• Angryteeth
    Japanese Dentist in America

    My dentist is Japanese, but is now located in California.  His national origin probably does not have anything to do with anything, but FYI, I too experienced many of the problems that you described in your original post.  His office was dirty.  He only checked my teeth by sight (no pokey-thing, no x-rays).  He never spoke a word to me.  In fact, nobody in the office did beyond the necessary “rinse.”  Worst of all, he did not even comment on the VERY OBVIOUS WISDOM TOOTH THAT I HAVE POKING THROUGH MY GUMS.  Now I need to get my wisdom teeth extracted and I am terrified to go to this guy again because I just know how badly it will hurt and how little information he will give me about caring for it after the surgery.  Furthermore, if he does a bang-up job (which I expect he will), who can I go to to fix it afterward?  No one!  My insurance won’t cover visits to anyone else, and after the visit to have the teeth removed, I will have used up my alloted twice-yearly dentist vists.  I hate dentists.  I hate this dentist especially.  I don’t particularly care one way or the other about Japanese people, but this dentist sure isn’t doing much to combat stereotypes.

  • Joe

    Angryteeth: Seems odd that you’re asking. The solution seems obvious – go to a different dentist.

    ImScared: I hate to say it, but it sounds like your fault. You’re supposed to go to the dentist once every six months. Personally I would be immediately wary of a dentist that advertises (however for all I know they might all advertise in America) also the whole ‘payment plan’ sounded fishy from the off. Essentially, you’ve been conned into getting a treatment you didn’t want, for more money than you were willing to pay.

    All I can say is, get insurance and go to a reputable dentist?

    As for my experiences with dentistry in Britain – I’ve gone (for free checkups) every six-to-twelve months since I was old enough to remember. I had braces fitted and an inch-big overbite corrected, for free, by an NHS orthodontist in a hospital. I’ve had two fillings (as a child) treated for free, in one session, no problems. I’ve had during my life four teeth removed (for the brace) and two fillings, and I’ve never once felt pain.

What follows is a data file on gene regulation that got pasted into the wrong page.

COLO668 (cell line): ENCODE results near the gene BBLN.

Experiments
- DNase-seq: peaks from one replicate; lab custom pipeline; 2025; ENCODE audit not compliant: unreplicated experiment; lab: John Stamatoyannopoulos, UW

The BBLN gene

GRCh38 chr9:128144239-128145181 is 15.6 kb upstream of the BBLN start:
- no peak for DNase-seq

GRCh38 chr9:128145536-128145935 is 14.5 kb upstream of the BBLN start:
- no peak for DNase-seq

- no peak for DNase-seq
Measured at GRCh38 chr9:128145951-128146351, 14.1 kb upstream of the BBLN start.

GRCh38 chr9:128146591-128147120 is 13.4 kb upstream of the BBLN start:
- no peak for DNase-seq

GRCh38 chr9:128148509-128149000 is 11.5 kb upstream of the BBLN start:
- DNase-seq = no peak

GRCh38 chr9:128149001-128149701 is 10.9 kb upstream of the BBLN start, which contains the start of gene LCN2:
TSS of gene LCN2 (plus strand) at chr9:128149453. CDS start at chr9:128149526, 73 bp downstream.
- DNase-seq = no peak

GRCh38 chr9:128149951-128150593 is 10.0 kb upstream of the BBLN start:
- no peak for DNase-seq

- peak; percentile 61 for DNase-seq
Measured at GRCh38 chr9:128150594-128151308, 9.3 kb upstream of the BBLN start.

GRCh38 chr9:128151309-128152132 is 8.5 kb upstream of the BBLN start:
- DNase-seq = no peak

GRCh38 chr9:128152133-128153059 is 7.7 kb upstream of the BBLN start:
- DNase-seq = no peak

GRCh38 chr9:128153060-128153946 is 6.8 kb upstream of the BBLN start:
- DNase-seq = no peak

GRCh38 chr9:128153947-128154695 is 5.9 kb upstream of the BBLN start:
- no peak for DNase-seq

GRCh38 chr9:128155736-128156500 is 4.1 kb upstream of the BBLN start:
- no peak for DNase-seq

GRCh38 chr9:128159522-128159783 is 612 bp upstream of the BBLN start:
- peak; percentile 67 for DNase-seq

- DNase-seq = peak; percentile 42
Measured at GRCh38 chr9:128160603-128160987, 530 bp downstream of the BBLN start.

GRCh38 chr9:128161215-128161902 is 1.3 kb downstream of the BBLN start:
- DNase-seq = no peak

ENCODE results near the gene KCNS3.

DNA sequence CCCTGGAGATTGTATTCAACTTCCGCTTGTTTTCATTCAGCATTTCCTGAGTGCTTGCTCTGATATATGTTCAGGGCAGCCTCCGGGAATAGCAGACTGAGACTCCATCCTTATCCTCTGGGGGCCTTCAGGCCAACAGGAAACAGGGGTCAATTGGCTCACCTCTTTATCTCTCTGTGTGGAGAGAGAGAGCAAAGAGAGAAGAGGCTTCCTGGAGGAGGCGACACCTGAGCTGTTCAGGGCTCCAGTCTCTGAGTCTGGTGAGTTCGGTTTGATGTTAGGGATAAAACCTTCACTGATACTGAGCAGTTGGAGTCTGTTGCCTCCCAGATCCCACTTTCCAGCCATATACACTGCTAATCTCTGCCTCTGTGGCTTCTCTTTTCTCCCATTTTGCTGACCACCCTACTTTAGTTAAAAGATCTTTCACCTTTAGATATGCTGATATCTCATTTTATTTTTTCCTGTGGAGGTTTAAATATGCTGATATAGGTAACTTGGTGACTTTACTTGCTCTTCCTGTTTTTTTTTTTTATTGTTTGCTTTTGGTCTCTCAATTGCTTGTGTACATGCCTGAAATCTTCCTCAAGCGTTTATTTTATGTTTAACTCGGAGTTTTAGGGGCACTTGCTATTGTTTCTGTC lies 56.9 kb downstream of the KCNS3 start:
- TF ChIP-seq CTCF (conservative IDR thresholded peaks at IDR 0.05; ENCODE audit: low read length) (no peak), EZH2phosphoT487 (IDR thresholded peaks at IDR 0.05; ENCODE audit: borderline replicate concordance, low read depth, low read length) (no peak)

I’ve never been X-rayed or poked with a stick. My dentist uses a mirror on a stick, and visually checks each tooth. Treatment is no longer entirely free because I’m not a child, but still a university student so I can claim it back. Also here (although this isn’t relevant) dentists don’t style themselves ‘dr so-and-so’. All in all, thank God for the NHS and proper regulation of medical and dental practitioners.

  • Tokyotoe
    Japanese dentists…

    I guess that everyone has a different experience. My Japanese dentist (and long-time friend) here in Tokyo really sorted my teeth out some years ago, replacing old (British) National Heath Service fillings with inlays, and the quality of the work is stupendous. I freely admit to being scared of dentists and not at all good with pain. He always offers me anaesthetic, and asks me to give him a signal if I feel any pain. I guess that it helps that I can speak a little Japanese.

    I recently broke a tooth on a trip back to Britain, and this is requiring some major work – including a crown to be fitted onto an inlay peg. He asked me if I would like to try without anaesthetic, which I did, and I found that the very short and not too searing pain was manageable, but he was concerned and solicitous, stopping to ask me if I was OK and if I wanted the area numbing. He also warned me when to expect something hot, cold or bad-tasting, and is careful to explain what he is doing as he goes along.

    Maybe there is a problem with communication when non-Japanese speaking patients attend Japanese dental surgeries?

    The one thing that does take a little getting used to is being in an open plan dental surgery with other patients and dentists.

    I suppose that you just have to be lucky with your dentist.

  • Leo Mendoza